I’ll write about practices and resilience soon enough, but I wanted to continue on your line of thought in the way of community.
Your idea of community is not simply “extreme” in comparison to western individualism, it is an assault on our idea of autonomy. But I agree with you.
Next, thank you for that Crabb quote. It is both sad and comforting. Jenn, I think you echo the thought of so many people and put words to the tension many feel when you say, “what I had believed to be my life-preserver turned into an anchor.”
Our problem, I believe, is that many of those practices, rhythms, or ways of being have been equated to the very person or thing we put our faith in. At some point, we have elevated what started out as a means, to the place of ends. After decades of ceaselessly committing to those disciplines, they have become equal to our belief. So, letting them go, or cutting the anchor, seems much weightier than finding new means to the same end, it seems like walking away from our faith.
I think the fact it didn’t start with community for me was more about grace than it was about priority or preference on the part of the Divine. First, not only do I love autonomy, but I’m an introvert. I just am. True regeneration for me is found outside of people and in the company of trees, mountains, and streams. Second, I don’t trust people. There, I said it! I’m always looking over my shoulder. I know this is not the way to live a healthy life, but I have allowed my experiences of betrayal from those I’ve loved, to keep community at an arm's distance. It was the rhythms and practices that acted as stabilizers, slowed down my spiraling, and allowed me to see my need for community. I had preached community for so long, but my inability to trust made it difficult to truly practice what I preached. I always “needed” the ability to walk away from someone or something if I sensed possible betrayal. As a result, I kept myself distant enough, even from those I loved, in order to keep self protection possible. I couldn’t allow someone to get close enough to hurt me.
But I agree with you. No amount of past hurt changes the need for community. It may change how we enter it. It may change how we initially engage it, but it doesn’t change the reality of our need. In fact, I’ve come to believe that I can never become my true self without true mutual submission and interdependence within a community. Community is the furnace through which we are purified and set free to become ourselves. I’m not talking about hierarchical submission that has fed the beast of patriarchy, nor am I talking of co-dependence, I am talking about truly self-differentiated individuals submitted to one another within a life-giving interdependent system of deep relationships.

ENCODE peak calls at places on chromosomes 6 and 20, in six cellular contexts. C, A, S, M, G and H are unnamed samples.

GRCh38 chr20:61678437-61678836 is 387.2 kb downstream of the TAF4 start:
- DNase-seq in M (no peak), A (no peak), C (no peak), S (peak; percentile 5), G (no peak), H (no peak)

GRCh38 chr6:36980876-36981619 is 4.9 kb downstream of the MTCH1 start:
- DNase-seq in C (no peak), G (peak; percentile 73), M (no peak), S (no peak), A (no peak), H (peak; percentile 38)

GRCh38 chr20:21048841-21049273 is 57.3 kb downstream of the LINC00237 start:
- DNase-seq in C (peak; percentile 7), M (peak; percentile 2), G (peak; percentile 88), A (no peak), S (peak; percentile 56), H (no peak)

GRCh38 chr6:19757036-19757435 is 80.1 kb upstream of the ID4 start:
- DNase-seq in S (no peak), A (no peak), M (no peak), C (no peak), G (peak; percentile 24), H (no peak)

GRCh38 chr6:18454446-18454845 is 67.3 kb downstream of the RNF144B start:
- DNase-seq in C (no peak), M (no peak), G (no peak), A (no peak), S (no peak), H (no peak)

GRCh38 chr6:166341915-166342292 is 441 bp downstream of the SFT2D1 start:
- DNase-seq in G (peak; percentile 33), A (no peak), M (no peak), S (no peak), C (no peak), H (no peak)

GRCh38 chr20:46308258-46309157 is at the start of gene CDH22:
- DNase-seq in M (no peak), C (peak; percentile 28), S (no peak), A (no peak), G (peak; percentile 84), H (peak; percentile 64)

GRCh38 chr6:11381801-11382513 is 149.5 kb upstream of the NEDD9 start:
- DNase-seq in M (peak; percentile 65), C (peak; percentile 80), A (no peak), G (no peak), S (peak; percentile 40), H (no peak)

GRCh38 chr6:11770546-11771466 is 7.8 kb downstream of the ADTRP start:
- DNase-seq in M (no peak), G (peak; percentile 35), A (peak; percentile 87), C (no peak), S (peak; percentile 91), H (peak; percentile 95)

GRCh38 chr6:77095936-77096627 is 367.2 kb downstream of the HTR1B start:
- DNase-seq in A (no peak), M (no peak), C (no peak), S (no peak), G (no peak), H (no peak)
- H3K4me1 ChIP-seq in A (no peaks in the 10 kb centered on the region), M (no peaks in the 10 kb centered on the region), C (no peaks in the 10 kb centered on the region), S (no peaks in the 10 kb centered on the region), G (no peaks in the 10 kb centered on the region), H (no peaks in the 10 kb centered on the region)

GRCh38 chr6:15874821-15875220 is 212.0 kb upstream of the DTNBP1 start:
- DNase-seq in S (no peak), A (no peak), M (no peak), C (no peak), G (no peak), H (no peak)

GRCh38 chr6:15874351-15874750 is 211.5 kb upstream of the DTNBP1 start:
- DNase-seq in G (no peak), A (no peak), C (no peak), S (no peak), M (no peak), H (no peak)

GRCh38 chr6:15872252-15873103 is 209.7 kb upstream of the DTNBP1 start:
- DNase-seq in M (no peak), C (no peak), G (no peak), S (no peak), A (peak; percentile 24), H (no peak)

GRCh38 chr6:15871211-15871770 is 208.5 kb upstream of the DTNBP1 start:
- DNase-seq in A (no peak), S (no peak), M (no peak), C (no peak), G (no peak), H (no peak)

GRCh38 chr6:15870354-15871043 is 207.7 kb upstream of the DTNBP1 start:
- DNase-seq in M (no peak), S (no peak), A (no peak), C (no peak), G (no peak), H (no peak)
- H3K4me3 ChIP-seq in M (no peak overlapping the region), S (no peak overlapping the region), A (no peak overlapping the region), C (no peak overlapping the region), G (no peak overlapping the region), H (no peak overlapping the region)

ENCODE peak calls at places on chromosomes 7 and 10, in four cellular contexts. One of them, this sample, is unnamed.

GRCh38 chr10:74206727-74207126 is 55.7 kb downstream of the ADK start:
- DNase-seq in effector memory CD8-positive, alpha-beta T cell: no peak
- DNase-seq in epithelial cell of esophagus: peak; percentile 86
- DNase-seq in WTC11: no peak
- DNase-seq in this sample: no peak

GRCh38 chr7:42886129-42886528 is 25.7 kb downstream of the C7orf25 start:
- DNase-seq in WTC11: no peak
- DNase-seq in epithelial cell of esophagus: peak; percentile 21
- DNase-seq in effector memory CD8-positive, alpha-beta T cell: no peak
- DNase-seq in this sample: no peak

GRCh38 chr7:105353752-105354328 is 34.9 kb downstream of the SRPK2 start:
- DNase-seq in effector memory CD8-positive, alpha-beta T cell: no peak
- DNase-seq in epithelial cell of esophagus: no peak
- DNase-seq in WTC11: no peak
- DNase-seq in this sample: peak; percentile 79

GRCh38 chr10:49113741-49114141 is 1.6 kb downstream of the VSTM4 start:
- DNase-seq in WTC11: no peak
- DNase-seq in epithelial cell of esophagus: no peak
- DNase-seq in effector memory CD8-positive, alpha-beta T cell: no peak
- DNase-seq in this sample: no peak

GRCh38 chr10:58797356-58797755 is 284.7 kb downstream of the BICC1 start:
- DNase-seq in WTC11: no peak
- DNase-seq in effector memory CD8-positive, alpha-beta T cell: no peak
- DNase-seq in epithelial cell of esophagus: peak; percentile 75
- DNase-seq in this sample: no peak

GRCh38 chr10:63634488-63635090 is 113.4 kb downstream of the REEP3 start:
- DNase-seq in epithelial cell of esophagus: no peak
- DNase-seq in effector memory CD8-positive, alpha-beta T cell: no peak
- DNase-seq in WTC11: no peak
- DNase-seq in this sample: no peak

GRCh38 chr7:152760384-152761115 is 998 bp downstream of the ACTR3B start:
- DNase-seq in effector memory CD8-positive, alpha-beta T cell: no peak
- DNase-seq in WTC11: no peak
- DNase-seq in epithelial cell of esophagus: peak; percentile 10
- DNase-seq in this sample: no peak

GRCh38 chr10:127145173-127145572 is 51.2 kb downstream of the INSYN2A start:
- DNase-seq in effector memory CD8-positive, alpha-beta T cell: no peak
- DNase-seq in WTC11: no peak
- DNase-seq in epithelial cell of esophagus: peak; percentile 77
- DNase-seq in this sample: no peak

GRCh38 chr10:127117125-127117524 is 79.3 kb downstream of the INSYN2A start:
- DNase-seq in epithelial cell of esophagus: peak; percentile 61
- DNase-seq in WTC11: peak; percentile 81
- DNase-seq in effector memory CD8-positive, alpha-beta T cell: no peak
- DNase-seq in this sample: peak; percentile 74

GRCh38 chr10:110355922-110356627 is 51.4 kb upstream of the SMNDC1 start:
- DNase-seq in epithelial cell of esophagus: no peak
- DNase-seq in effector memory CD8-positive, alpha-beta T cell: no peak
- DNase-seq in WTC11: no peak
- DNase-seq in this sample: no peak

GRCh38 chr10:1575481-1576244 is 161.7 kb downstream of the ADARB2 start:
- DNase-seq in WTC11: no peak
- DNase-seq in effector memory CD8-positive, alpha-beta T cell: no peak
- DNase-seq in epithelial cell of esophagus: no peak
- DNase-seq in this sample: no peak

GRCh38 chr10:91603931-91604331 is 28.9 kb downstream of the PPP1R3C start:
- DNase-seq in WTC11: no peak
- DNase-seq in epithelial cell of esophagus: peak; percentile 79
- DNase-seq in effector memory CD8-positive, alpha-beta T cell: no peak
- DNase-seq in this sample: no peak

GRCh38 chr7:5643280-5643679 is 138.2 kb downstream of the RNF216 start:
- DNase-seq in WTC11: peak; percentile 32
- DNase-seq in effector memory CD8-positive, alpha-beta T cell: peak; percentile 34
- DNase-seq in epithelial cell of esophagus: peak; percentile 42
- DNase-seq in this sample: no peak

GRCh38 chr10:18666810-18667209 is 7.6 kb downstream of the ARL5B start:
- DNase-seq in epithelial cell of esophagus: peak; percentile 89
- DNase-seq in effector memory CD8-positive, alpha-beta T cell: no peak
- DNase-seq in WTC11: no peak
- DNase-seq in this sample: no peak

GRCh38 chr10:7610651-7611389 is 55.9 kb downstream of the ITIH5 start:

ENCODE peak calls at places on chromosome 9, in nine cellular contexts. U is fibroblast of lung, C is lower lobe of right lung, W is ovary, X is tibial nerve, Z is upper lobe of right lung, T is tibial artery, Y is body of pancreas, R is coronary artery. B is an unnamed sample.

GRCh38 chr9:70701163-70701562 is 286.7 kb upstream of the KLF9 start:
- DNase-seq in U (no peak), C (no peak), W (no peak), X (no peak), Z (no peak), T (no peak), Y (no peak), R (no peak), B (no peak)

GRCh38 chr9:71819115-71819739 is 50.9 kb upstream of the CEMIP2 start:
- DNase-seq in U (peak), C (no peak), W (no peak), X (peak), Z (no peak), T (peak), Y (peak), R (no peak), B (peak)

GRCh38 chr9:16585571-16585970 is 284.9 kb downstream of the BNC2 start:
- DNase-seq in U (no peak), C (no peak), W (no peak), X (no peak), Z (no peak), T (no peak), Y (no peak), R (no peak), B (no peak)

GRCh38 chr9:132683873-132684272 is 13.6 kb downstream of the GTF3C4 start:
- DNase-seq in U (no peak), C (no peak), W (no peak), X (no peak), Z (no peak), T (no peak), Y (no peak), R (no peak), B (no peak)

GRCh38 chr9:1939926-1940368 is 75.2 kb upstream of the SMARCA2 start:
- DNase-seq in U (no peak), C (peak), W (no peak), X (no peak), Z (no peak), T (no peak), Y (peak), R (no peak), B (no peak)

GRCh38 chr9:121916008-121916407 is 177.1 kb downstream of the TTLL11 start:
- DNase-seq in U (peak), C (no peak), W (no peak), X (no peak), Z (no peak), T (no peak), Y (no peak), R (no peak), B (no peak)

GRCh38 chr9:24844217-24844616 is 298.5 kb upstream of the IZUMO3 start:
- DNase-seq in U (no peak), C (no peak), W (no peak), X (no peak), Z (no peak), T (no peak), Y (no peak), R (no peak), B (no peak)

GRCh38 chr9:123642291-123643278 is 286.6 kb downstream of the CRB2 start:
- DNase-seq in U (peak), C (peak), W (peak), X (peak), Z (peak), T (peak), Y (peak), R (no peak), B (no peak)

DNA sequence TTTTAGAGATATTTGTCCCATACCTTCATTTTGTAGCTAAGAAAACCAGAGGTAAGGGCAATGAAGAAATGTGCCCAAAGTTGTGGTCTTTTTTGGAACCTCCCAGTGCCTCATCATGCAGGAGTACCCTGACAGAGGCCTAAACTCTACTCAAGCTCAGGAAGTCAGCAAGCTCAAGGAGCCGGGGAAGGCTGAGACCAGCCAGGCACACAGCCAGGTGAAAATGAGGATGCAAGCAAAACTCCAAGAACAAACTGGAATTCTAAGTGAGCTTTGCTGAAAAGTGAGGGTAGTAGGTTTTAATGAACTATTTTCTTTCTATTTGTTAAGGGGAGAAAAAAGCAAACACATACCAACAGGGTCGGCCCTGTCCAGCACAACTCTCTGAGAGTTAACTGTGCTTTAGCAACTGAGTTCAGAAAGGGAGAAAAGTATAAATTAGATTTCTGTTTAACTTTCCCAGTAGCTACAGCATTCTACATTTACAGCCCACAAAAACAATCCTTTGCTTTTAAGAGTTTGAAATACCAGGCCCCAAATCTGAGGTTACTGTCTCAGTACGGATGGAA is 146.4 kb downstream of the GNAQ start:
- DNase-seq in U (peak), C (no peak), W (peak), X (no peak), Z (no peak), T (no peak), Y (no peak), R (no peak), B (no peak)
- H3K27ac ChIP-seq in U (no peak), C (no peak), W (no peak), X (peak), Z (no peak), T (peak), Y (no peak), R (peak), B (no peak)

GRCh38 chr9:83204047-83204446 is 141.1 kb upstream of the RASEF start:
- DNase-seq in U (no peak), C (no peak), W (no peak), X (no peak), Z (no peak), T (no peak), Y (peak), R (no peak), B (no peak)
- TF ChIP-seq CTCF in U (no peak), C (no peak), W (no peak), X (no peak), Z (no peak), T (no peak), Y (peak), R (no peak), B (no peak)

The second lie within the Hebrew scriptures pontificated by humanity is, “I am not my brother’s keeper”. The God of the Hebrews and later the God of the Christians will go to great effort to both teach and model the reality that not only are we each other’s keeper, but it is in being kept by others that we are released to discover our true humanity.
In fact, a line that became a mantra around here through this time period was, “I believe the divine is hidden within the faces and landscapes around us”. If I wanted to return to the presence of God, I was not going to do so in isolation but I had to bypass the trust barrier and truly enter into the lives of those around me and allow them to enter into my life as well. It was as if God was saying, “I love you. So, I’m going to remove myself from these old habits and practices, that actually created a sense of superiority within you, and I’m going to hide within the faces and landscapes around here, so if you want me, you know where I am.”
I began to feel the need and safety of community while in Austin, especially with about three other families, who became our family. However. I find it interesting or ironic, that, like you, my realization for the need for community didn’t come until we landed in a place in which the people were so unlike us. In fact, after being in this part of the country for so long, we were sure we had made a wrong turn. And yet we hadn’t. God had brought us to a strange land with strange folks so that we could enter them and be entered by them in order to experience the divine in a more beautiful and complete way.
Do, I still need to get away and find the divine within nature? I do, John Muir has been a great guide for that. But, just as important as alone time is, the divine is hidden within the faces around us, and we cannot know it until we have embraced and been embraced by the broken flesh that surrounds our life.
I’ll try to follow up soon to begin to talk about rhythms and practices…
until then…Love ya’